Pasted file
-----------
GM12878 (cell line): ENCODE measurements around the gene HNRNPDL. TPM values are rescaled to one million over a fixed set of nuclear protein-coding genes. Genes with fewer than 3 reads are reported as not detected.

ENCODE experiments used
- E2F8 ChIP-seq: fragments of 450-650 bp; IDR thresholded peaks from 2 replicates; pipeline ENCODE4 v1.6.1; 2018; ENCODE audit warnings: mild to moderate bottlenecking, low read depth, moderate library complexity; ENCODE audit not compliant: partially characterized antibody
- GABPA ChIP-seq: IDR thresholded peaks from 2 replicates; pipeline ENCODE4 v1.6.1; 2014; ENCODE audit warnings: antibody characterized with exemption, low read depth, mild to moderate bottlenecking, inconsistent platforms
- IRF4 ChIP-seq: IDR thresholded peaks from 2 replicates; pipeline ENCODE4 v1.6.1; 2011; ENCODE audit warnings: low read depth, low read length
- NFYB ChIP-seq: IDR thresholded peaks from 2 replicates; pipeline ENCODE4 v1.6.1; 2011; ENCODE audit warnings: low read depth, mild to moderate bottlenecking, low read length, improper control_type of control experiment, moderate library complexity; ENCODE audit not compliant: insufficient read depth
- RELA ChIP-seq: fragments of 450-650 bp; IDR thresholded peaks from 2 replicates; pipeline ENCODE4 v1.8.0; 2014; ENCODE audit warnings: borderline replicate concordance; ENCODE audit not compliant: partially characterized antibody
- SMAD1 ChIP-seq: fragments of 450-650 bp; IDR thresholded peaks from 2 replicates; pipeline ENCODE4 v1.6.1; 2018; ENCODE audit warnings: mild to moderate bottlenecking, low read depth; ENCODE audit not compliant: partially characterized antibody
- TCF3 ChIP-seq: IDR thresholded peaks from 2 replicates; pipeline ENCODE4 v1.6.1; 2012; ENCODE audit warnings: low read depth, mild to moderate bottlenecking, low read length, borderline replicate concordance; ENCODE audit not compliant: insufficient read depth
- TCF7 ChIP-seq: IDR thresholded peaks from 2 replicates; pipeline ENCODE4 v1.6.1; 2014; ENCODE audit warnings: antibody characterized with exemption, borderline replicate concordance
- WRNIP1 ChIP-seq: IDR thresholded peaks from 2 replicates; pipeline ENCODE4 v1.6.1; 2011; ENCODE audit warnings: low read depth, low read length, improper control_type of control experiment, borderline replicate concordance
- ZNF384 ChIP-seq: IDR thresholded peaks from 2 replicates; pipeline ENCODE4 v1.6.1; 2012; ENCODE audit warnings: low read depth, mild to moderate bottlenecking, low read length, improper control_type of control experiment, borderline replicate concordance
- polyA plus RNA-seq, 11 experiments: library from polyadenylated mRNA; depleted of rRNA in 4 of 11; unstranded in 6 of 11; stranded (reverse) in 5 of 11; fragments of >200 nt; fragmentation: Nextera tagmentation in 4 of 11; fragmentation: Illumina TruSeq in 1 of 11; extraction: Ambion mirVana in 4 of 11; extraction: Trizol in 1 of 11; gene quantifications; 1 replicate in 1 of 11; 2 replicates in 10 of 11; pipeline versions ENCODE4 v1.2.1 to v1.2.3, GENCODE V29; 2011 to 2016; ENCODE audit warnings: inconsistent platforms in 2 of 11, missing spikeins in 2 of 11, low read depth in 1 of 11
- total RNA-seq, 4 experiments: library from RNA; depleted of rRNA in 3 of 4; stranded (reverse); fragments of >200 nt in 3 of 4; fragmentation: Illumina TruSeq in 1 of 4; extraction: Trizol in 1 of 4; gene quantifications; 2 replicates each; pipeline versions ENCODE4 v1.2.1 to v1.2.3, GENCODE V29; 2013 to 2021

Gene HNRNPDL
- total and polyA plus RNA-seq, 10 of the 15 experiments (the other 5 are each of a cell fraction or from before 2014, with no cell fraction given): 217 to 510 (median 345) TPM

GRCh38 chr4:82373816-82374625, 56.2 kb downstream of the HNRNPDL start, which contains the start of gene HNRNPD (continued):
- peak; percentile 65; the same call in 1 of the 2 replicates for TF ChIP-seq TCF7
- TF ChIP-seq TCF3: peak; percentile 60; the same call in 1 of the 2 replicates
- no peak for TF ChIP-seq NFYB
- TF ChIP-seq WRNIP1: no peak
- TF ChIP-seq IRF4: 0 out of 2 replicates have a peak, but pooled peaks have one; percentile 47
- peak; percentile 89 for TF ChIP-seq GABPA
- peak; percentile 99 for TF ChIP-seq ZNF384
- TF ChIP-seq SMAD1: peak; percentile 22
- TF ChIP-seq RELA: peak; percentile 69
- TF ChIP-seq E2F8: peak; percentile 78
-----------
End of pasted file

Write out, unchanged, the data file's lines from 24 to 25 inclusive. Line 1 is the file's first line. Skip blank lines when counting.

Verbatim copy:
- peak; percentile 99 for TF ChIP-seq ZNF384
- TF ChIP-seq SMAD1: peak; percentile 22